These days, it feels like it takes a lot more for a Metroidvania to stand out from the pack, especially when there are so many excellent titles that have already shown impressively creative takes on the genre standards. Pronty from Taiwanese indie developer 18Light makes its bid for your attention by plopping players in a dark, deep-sea environment that can be freely explored in all directions. It has some issues here or there, but Pronty overall does a great job of presenting players with an occasionally challenging and always alluring adventure that feels like a welcome addition to a crowded genre.
Pronty places you in the role of the eponymous aquatic creature who wakes up on their birthday eager to finally become an official Protector for the undersea human city of Royla. However, while running through some training drills with their robotic swordfish companion, Bront, an evil giant fish named Raksha attacks and all Protectors are immediately called in to defend the city. Given that Pronty was stationed at an outpost that’s on the very edge of the frontier, they have a long journey ahead before they can join in the counteroffensive and there are various overt and subtle hints along the way that the damage to Royla is much worse than it first seemed.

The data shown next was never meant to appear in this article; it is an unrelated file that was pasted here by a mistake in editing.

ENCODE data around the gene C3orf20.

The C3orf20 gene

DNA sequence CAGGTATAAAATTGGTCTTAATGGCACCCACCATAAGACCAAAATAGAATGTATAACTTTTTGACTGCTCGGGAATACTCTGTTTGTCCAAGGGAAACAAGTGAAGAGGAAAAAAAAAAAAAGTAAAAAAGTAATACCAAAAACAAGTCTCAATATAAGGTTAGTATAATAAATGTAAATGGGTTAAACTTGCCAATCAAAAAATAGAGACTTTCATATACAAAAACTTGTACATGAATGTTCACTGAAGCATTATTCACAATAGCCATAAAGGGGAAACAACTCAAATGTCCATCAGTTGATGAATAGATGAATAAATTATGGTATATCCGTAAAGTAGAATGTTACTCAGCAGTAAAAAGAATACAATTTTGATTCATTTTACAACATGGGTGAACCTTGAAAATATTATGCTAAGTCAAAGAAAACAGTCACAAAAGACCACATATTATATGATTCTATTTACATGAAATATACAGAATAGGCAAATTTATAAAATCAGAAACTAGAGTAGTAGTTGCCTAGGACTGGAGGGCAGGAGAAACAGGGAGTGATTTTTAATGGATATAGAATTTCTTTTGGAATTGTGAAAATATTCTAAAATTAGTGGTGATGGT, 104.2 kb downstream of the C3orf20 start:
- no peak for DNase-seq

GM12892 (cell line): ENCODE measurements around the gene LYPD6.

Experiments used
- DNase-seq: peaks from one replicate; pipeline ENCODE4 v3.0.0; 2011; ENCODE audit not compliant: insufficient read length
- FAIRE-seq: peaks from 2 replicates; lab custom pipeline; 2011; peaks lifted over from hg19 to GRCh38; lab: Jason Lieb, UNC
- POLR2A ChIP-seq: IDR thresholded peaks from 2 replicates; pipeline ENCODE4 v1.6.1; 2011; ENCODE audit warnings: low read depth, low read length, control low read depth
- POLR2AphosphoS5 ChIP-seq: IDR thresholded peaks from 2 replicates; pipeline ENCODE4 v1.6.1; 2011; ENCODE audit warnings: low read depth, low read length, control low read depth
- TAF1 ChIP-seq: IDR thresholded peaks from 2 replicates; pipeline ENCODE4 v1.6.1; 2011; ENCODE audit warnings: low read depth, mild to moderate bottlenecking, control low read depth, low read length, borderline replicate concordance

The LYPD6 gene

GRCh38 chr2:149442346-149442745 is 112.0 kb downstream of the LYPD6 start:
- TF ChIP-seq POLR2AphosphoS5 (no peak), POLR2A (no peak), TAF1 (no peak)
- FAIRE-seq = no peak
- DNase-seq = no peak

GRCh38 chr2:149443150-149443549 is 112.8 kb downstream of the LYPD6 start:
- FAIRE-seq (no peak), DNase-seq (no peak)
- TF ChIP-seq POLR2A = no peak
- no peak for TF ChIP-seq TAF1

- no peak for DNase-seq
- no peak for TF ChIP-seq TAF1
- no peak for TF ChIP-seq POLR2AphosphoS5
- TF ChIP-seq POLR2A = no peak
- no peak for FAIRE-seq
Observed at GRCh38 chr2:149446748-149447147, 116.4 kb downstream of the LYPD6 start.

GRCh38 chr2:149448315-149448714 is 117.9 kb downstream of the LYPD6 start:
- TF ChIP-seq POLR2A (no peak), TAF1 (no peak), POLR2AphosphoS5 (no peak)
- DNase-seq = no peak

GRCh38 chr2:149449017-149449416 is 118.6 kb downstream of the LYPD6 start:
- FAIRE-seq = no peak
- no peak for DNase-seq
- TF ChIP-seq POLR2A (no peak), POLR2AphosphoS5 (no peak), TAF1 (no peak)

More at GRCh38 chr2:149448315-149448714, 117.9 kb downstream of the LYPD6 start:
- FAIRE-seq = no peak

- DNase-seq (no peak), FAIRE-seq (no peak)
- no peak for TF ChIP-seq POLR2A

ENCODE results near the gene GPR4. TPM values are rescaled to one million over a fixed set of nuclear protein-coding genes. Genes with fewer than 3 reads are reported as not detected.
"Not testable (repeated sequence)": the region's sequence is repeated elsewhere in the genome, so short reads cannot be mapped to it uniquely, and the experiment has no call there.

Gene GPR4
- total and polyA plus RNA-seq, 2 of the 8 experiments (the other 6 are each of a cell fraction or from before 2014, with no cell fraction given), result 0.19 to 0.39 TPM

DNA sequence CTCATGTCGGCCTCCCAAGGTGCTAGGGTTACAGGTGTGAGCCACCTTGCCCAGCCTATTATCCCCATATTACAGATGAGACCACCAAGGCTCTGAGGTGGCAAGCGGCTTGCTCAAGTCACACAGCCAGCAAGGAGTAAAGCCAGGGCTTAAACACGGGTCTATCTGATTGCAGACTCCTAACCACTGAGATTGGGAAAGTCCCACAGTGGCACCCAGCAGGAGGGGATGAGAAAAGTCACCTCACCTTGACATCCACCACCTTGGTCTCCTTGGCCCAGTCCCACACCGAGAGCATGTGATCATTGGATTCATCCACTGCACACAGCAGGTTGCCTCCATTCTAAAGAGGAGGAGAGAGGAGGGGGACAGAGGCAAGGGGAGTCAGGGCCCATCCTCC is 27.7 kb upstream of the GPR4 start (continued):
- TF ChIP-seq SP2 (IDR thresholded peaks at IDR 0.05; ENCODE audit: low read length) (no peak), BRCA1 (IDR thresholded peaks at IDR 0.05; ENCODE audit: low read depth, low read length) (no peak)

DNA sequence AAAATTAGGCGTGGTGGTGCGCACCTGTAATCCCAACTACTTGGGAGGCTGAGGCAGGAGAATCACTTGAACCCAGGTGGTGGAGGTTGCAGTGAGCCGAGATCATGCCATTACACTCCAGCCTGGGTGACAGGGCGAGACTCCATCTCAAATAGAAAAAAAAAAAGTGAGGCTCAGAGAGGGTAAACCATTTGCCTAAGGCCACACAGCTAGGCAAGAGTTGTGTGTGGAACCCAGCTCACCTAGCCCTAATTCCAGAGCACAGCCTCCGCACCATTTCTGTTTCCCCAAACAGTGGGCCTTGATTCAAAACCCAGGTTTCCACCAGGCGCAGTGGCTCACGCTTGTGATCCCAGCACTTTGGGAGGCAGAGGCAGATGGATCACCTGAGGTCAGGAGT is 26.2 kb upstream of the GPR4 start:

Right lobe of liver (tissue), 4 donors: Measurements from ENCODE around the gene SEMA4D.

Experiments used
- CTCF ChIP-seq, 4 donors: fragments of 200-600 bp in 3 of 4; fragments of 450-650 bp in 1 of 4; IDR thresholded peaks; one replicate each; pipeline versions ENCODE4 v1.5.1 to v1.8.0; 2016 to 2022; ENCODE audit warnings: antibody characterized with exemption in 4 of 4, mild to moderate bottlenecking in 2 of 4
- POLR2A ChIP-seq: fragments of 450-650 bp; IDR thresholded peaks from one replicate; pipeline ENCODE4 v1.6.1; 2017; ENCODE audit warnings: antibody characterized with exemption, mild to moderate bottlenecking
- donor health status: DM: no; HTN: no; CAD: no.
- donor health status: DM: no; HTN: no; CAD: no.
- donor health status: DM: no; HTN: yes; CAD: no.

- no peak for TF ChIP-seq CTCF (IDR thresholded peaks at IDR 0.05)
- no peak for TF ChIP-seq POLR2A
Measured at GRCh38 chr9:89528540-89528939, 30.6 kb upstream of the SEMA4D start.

Overall, it’s a decent enough plot, though it clearly doesn’t take center stage here. Most of what you learn about Roylan society—and thus, the broader context of what you’re supposed to be fighting for—is gleaned from various data logs and such that you collect while exploring, supplemented by occasional directive comments from Bront. Otherwise, most of your experience with Pronty is spent quietly marveling at the gorgeous sunken locales and fighting off hostile fish.